What if journalists covered controversial issues differently — based on how humans actually behave when they are polarized and suspicious? As politicians have become more polarized, we have increasingly allowed ourselves to be used by demagogues on both sides of the aisle, amplifying their insults instead of exposing their motivations. But what else can we do with conflict, besides letting it sit? We’re not advocates, and we shouldn’t be in the business of making people feel better. Our mission is not a diplomatic one. So what options does that leave?
In a context of increasing distrust in institutions, including government, media and news, there is need to understand how civic innovators are using media and technology to counter these trends. Based on over 40 interviews with practitioners, this report identifies “civic media practice” as media and technology used to facilitate democratic process. It focuses specifically on those practitioners using media tools to form relationships and build trust – a practice that sometimes runs counter to the apparent needs of organizations to enhance efficiency through technology. This report identifies civic media practice as a direct response to the crisis of distrust and describes the negotiation of values that takes place as media is designed and deployed in organizations.
This guide will show you how newsrooms can engage the communities they serve using techniques that help journalists better understand and address residents’ needs and concerns. That understanding helps newsrooms produce outstanding journalism that gives community members a greater voice in public affairs.
Gather is a hands-on guidebook for all convening designers and social change leaders who want to create convenings that tap into a group’s collective intelligence and make substantial progress on a shared challenge. It provides simple frameworks for the questions that are often ignored: whether convening is the right tool to use to advance a strategic agenda, and how a convening can be used to achieve a specific purpose. It then helps readers understand how to customize the design to fit that purpose, laying out a clear series of steps for what is a naturally chaotic workflow.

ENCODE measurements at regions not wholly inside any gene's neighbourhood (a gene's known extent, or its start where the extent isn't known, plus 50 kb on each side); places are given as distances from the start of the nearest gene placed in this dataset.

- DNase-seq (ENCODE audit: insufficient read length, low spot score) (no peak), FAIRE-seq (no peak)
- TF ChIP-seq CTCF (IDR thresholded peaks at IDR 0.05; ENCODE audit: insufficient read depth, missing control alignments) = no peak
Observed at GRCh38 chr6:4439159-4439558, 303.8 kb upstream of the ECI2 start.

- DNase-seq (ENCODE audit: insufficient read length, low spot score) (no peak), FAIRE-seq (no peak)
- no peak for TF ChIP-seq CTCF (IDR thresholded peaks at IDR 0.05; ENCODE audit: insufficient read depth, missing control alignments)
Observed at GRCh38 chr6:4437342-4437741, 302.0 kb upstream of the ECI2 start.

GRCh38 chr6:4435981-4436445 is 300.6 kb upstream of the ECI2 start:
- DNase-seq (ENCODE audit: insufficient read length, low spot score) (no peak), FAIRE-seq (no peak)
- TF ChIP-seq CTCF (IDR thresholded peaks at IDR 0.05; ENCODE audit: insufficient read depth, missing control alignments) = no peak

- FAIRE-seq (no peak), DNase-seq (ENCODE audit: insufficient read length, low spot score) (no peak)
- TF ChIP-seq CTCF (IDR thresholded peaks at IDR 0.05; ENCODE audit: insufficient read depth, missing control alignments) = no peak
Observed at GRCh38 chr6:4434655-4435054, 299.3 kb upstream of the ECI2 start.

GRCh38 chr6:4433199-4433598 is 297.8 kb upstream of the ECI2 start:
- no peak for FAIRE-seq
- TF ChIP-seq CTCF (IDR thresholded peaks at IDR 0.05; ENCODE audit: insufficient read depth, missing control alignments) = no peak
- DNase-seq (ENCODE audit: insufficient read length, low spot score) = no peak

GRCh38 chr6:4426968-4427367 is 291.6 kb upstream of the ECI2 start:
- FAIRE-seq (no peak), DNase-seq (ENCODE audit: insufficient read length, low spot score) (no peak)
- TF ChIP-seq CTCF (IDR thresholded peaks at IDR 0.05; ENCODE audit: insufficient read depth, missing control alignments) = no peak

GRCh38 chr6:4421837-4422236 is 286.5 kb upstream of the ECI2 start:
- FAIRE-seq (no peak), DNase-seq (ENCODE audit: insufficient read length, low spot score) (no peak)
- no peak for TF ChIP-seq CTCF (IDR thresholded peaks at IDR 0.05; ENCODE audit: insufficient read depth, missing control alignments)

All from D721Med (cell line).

What Vulnerable Communities Stand to Gain — or Lose — from Sharing Their Stories with Reporters, and What Reporters are Doing About It. With this guide, I aim to help journalists navigate the ethical dilemmas they encounter as they interview people who have experienced harm. While there are numerous practical guides on such interviewing, especially on trauma journalism, I have yet to find a guide that explores the deeper ethical questions of what conditions, if any, make such journalism morally justifiable and not purely extractive or voyeuristic. Here’s the backstory from NiemanLab.
The Listening Post Collective provides journalists, newsroom leaders, and non-profits tools and advice to create meaningful conversations with their communities. Whether you are a journalist, media outlet or civil society group, these steps will get you into a flow of listening to your community, creating stories that resonate, and fostering an ongoing conversation with people. Learn more about the Listening Post Collective from Poynter, MediaShift, and journalism.co.uk.
Harvis is a mobile web tool for collecting live contributions from audience members. It creates the capacity for users to react in real-time to events and measure their engagement and responses and have conversations around those reactions. Harvis’ public reveal was at the Tribeca Film Institute’s Interactive Day 2014. Here’s a write-up from The New York Times, Fast Company, and A Fourth Act.
City Bureau focuses on engagement journalism being for the people and by the people, and they’ve created guidelines with the intent of fusing traditional journalism with engagement journalism. The resource explores what community engagement is, and where it’s leading the future of journalism.
News Voices takes an organizing approach to support quality local news by working directly with communities. When we say organizing, we don’t mean “activism.” Organizing is fundamentally about listening to people tell you what they need and what kind of world they want and working collaboratively to make it happen. This guide will help newsrooms use organizing principles and values to build deep relationships to enhance community trust.
As Democracy Fund seeks to support new tools and practices that can expand community engagement in journalism, we wanted to understand the landscape of the field in more detail. We commissioned this paper to help us create a taxonomy of engagement practices. In this paper, we document a broad spectrum of efforts that help position communities at the center of journalism. We understand that each model meets different newsroom goals and community needs. We refer to the full spectrum of ideas presented here as ‘Engaged Journalism.’